- Green Growth
- Your Consultant
The $1.8 billion expanded Duyen Hai 3 thermal power plant is scheduled to be operational from 2018 onwards to help solve the electricity shortage in the southern region, particularly during the dry seasons when hydropower plants have slack production.
The 660-megawatt Duyen Hai 3 thermal power plant is one of four power projects within the Duyen Hai Power Centre, which has a combined generation capacity of 4,348 MW, and uses coal as the feedstock to generate power.
The work will be done by the Japanese corporation under an Engineering, Procurement and Construction (EPC) contract worth $891.6 million, of which 85 per cent comes from domestic and foreign commercial loans.
The expansion of this power plant should go some way towards alleviating the concerns of many foreign firms, who, at the most recent Vietnam Business Forum said that the a power supply that fell short of demand would be a serious impediment to business in the coming years.
“The government has done a good job in ensuring sufficient energy through 2014. However, our members are quite concerned about the uncertain outlook of power supply over the next 7 years,” said John Rockhold, a representative of Vietnam Business Forum (VBF)’s Power and Energy Sub-Working Group.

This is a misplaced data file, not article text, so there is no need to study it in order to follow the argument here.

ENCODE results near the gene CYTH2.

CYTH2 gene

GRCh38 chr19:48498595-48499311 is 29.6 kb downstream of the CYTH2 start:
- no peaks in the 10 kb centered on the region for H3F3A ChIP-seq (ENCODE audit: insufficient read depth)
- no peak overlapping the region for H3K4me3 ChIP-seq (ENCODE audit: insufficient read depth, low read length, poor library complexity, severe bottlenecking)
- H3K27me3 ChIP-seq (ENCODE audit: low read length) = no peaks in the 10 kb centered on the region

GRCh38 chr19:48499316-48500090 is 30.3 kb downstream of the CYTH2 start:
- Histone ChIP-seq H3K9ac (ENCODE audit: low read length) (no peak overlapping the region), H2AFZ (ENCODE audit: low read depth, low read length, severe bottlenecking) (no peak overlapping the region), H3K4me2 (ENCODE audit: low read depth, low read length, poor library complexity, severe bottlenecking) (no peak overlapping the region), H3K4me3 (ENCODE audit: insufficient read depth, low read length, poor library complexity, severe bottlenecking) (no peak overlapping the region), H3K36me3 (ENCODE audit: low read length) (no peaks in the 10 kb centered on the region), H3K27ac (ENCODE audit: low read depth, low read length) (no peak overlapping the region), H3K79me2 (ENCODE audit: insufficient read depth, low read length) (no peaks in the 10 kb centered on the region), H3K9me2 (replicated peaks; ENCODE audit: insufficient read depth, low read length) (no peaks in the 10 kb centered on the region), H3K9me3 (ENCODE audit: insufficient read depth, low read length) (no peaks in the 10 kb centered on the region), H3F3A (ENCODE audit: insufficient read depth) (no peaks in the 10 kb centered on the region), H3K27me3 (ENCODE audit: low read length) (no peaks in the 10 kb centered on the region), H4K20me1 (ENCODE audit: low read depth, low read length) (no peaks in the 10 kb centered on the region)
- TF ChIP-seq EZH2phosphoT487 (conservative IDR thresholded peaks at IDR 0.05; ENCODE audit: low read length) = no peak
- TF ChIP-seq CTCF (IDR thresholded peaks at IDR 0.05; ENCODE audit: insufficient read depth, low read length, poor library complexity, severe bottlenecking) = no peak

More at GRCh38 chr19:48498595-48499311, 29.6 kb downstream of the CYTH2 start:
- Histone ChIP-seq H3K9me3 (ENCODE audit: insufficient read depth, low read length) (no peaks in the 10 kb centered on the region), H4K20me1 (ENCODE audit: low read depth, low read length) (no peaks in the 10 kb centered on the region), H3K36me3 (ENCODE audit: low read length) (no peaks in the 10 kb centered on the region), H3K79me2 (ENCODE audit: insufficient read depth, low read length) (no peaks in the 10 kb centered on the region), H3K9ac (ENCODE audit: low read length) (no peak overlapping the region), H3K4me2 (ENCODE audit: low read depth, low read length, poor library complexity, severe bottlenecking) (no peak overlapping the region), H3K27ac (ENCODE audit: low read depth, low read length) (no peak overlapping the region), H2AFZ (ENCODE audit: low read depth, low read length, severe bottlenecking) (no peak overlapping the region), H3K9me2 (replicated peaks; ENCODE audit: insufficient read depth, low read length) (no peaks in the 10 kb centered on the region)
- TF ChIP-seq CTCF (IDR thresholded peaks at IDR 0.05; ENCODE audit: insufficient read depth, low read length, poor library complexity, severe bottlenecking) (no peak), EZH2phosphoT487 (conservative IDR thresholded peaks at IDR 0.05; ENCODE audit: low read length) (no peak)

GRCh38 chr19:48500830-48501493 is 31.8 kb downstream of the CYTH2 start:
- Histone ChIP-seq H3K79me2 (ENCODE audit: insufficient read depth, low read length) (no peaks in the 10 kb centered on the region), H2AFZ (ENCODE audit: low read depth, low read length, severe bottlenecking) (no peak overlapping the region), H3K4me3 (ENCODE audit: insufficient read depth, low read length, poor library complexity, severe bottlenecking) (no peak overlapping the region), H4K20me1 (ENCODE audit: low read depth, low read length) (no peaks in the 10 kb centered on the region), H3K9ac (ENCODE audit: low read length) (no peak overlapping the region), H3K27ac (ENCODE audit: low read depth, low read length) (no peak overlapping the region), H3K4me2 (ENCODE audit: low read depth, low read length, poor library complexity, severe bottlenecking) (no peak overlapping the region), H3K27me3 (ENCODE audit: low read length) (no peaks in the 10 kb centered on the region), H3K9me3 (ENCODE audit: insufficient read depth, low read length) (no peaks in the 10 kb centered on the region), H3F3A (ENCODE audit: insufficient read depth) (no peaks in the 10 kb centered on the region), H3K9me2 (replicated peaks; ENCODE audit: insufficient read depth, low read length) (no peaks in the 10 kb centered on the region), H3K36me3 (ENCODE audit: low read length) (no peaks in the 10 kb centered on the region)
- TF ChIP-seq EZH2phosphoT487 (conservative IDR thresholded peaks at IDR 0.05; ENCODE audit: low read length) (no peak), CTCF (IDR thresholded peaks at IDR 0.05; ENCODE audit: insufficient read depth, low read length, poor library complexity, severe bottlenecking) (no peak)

He explained that Vietnam’s plan to move from dependence on hydropower to coal had not been realised thus far, with new coal capacity failing to come online as expected and Vietnam becoming a net coal importer ahead of schedule. Meanwhile, electricity demand was expected to continue to grow at a high double-digit rate through 2020.
According to VBF, the capacity of hydropower here is almost fully tapped, and although natural gas and nuclear power have potential, the rate of development has been slow and the targets are not being met.
The demand for electric power is expected to rise more than 10 per cent each year as economic growth continues to boom in Vietnam.
Sumitomo has a wealth of experience in the energy sector, and in Vietnam it has previously developed the Pha Lai 2 coal-fired power station, and supplied equipment to the A Vuong and Buon Kuop hydroelectric power plants, as well as operating the Phu My 2-2 gas-fired combined-cycle power plant jointly with the French power company EDF and the Tokyo Electric Power Company in an ongoing IPP project.